Casino Insider: The Difference Between House Edge and Hold Percentage
May 13, 2014
The house edge and the hold percentage are two often confused concepts. It is important to understand the difference as well as recognize how they apply to you.
The most important number relevant to a casino gambler is the house edge. That is the built-in advantage that the casino has in any given game. Even if the player makes flawless decisions throughout, over time the house will win money anyway. The edge refers to the cards being stacked against the player before they even enter the casino.
While that number is crucial for a casino manager as well, there is another that matters even more. That figure is the hold percentage, which refers to how many of the chips purchased are returned to the casino, regardless of the inherent advantage in the game. While these two concepts are often mixed up, this piece will analyze them in detail to eliminate any confusion.
House edge is a theoretical number made up by mathematical analysts. It assumes that the player uses flawless casino strategy and that action plays out in the long-term. That is why a player might win big money in an evening even if the edge is weighted heavily in favor of the house.
For example, lets say that you bring $100 to the casino and leave with $110. You won 10 percent of what you wagered. But the house edge calculates the casinos winnings over thousands of wagers made by thousands of people. The edge is determined by both the player’s odds of winning and the amount of money which is paid out relative to the amount bet.
Many games have a low house edge precisely because the casino wants you to win occasionally. That way you will keep playing and the house slowly drains your bankroll.
Hold percentage is a more tangible concept, based not on theory but on how much money actually flows into the casino’s coffers. The hold is always higher than the edge, meaning that casinos always make more money than they theoretically should in each game. Sometimes the disparity can be great, with the hold being multiples of the edge (we’ll discuss some examples later).
Why? Edge assumes that player’s make logical decisions. Hold doesn’t. Most players are not experts in their chosen game. Many don’t know what they are doing, many play intoxicated, and many are just stupid in general. Casinos count on players making poor decisions.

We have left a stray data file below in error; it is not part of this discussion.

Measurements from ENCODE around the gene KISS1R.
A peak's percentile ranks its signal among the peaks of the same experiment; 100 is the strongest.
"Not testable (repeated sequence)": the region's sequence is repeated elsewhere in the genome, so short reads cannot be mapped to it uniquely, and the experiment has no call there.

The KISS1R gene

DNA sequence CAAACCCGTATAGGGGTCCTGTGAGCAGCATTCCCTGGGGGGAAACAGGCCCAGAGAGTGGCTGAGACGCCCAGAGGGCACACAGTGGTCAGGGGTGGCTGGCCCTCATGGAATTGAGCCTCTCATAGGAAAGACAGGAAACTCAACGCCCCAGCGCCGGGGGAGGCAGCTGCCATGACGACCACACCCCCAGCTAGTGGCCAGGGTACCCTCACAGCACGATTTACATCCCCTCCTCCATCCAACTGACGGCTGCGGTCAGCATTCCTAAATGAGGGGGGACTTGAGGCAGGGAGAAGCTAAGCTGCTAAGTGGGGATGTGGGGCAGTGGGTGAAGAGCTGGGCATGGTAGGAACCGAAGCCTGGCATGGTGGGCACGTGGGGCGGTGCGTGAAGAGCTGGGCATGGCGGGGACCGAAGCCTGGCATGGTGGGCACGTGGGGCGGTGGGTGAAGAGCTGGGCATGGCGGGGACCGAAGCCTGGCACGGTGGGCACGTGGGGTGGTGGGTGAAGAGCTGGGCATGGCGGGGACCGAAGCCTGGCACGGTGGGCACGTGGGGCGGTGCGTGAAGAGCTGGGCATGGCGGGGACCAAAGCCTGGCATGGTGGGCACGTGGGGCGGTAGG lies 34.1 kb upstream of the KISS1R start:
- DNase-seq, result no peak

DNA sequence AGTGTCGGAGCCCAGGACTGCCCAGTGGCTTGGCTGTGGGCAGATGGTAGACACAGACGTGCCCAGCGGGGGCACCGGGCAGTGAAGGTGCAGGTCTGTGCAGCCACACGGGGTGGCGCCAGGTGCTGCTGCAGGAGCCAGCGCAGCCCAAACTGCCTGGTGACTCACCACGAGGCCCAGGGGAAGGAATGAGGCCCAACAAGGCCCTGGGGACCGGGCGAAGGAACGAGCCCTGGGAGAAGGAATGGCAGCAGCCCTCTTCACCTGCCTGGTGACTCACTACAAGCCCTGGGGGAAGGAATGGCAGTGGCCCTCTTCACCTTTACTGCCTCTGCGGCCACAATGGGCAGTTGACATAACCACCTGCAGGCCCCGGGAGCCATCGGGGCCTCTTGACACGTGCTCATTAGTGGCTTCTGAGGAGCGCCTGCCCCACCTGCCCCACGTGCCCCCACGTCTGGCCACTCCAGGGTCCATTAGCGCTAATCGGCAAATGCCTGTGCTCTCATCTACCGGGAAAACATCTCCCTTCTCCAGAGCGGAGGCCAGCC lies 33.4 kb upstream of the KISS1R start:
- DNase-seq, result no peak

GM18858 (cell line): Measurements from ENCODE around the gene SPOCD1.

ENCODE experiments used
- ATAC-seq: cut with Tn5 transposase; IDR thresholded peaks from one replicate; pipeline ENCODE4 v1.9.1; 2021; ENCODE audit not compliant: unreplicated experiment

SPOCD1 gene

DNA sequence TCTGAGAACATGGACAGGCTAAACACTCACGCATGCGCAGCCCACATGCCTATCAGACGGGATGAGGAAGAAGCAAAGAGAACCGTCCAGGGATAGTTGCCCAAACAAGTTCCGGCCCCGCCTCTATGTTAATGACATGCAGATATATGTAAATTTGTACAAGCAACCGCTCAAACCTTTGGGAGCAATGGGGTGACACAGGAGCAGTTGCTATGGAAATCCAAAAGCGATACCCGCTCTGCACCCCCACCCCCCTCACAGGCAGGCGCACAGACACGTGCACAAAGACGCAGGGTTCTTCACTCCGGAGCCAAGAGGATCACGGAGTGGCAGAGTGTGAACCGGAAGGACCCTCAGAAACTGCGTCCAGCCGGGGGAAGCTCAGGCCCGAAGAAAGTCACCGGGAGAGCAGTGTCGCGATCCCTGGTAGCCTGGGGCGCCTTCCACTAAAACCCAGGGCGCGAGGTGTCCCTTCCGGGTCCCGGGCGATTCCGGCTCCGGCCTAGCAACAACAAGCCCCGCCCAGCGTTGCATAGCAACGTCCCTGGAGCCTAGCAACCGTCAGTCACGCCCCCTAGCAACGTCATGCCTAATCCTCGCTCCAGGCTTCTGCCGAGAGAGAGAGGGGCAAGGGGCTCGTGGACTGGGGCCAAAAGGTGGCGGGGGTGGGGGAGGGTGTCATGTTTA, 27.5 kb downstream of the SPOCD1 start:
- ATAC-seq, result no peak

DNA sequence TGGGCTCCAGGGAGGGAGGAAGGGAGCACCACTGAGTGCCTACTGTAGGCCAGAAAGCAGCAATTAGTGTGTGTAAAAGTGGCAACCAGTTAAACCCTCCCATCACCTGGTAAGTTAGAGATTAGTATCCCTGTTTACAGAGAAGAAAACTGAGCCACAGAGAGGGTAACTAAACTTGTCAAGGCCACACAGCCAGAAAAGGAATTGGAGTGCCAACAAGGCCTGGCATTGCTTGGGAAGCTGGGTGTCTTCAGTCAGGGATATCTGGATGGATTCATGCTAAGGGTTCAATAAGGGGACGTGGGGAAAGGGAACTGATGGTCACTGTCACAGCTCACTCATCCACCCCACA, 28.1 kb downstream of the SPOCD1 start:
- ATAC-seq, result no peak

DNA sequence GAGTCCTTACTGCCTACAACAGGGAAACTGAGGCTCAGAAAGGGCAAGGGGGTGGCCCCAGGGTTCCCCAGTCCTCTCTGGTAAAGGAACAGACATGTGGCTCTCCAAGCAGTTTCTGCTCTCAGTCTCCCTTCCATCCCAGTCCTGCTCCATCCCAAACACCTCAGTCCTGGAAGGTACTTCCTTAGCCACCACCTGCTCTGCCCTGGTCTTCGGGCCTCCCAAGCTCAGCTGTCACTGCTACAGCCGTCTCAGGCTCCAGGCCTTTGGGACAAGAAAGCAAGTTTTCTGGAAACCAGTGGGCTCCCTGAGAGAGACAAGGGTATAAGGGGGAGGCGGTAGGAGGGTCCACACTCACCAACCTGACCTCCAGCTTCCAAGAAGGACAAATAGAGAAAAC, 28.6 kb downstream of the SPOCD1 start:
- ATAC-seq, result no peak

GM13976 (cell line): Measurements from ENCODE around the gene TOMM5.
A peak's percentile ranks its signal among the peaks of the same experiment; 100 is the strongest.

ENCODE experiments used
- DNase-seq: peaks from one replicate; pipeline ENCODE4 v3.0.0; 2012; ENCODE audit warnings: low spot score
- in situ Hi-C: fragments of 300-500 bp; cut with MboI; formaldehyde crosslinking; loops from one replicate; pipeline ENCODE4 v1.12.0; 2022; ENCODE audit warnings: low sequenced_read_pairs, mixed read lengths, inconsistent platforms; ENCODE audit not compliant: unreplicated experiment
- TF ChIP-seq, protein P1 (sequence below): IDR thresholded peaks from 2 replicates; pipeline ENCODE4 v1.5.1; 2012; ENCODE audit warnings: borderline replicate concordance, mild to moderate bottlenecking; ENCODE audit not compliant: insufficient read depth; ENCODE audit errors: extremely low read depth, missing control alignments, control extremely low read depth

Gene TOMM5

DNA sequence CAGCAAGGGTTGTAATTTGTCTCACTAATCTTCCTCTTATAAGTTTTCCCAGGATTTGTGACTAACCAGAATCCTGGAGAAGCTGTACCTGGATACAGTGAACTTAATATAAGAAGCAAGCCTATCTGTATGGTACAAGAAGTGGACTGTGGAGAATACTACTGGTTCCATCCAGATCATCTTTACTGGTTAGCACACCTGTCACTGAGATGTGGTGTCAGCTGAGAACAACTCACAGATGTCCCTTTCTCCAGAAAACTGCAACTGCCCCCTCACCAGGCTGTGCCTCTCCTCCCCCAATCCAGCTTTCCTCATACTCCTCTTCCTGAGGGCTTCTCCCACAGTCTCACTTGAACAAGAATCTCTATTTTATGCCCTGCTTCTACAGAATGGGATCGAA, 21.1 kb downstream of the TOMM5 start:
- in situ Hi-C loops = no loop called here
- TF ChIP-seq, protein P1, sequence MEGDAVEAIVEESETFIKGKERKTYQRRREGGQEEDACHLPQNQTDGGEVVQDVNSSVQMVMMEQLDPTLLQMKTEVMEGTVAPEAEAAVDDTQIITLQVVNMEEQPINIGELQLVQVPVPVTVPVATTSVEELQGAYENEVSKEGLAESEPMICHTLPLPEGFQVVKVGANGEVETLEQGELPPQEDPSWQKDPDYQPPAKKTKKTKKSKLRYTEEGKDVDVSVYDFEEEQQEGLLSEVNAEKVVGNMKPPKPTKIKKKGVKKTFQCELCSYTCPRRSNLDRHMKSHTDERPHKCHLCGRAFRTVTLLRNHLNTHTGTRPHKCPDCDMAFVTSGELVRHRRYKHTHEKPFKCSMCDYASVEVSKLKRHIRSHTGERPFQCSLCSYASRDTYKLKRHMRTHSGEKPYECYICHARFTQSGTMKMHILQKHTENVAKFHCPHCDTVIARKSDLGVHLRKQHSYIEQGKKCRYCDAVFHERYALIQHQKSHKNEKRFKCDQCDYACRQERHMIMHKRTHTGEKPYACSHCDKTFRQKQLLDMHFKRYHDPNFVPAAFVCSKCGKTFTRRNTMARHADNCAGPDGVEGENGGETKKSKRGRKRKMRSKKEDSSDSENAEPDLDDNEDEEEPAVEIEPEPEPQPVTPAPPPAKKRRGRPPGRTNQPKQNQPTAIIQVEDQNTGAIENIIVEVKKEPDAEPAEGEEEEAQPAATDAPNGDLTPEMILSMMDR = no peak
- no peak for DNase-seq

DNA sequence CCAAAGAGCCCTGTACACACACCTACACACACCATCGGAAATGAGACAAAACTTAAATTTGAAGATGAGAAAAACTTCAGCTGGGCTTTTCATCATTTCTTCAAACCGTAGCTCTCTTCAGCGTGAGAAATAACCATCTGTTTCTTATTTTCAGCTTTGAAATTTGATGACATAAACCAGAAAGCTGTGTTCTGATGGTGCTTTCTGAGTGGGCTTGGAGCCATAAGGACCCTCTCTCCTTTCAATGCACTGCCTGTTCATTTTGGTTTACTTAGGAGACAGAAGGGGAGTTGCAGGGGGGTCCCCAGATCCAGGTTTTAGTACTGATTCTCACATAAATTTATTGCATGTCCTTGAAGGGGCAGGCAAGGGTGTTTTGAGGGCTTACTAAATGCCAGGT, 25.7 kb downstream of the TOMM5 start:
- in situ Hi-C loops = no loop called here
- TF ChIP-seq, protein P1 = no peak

Edge versus hold in blackjack
In a standard blackjack game in which the player is not using a card counting system the house edge is .5 percent. This means that if you wager $1,000 on blackjack, you should theoretically leave the casino with $995. Not great for the house, because it takes them all night to get only enough money off of you to buy a burger and fries at McDonald’s.
But most likely you aren’t a blackjack expert. You make some mistakes, hit when you should stand, misread the dealer’s upcard, foolishly buy insurance against the dealer’s blackjack. So you lose more money than mathematical theory says you should. That’s where the human factor comes in.
While the blackjack house edge is a paltry .5 percent, in most casinos the hold percentage is about 14 percent. Real life human beings lose a lot more than a robot programmed to play strategically flawless blackjack would, and that’s how casinos make a lot of their money.
Casino’s affect the blackjack edge, and by extension the average hold, buy playing with both rules and payouts. For example, some Vegas casinos have recently begun paying only 6-5, rather than 3-2, on blackjack hands. This has been shown to increase the edge by 1.39 percent. And given that most players at these tables make strategic errors, one can bet that the hold is very high as well.
Hold in Baccarat
The popular game of baccarat has made casino gambling news in Vegas and Macau casinos, with the Daily Mail reporting that in 2013 it overtook blackjack as the main source of revenue for Vegas casinos.
While the house edge in baccarat is almost nil on this game of chance, the hold percentage can be huge. Vegas casinos generally report making 11 percent of all money wagered on the game. How can the hold be huge on a game with a small house edge?
Baccarat is the game of choice for Asian high-rollers, many of whom come to Vegas and wager millions of dollars in a single night. An unlucky evening for one of these “whales” can keep a casino operating in the black for an entire month. Casinos also charge a 5 percent commission when the banker wins a bet, which can potentially be a huge amount.
However, the gargantuan nature of baccarat betting causes major variance in the hold, as players can just as likely win huge amounts from the house in a given night. While Vegas casinos reported an average take of 11 percent on the game, some casinos reported a hold as low as 3.6 percent. Just as a huge night can pay for an entire month, it can also wipe out a month of profit.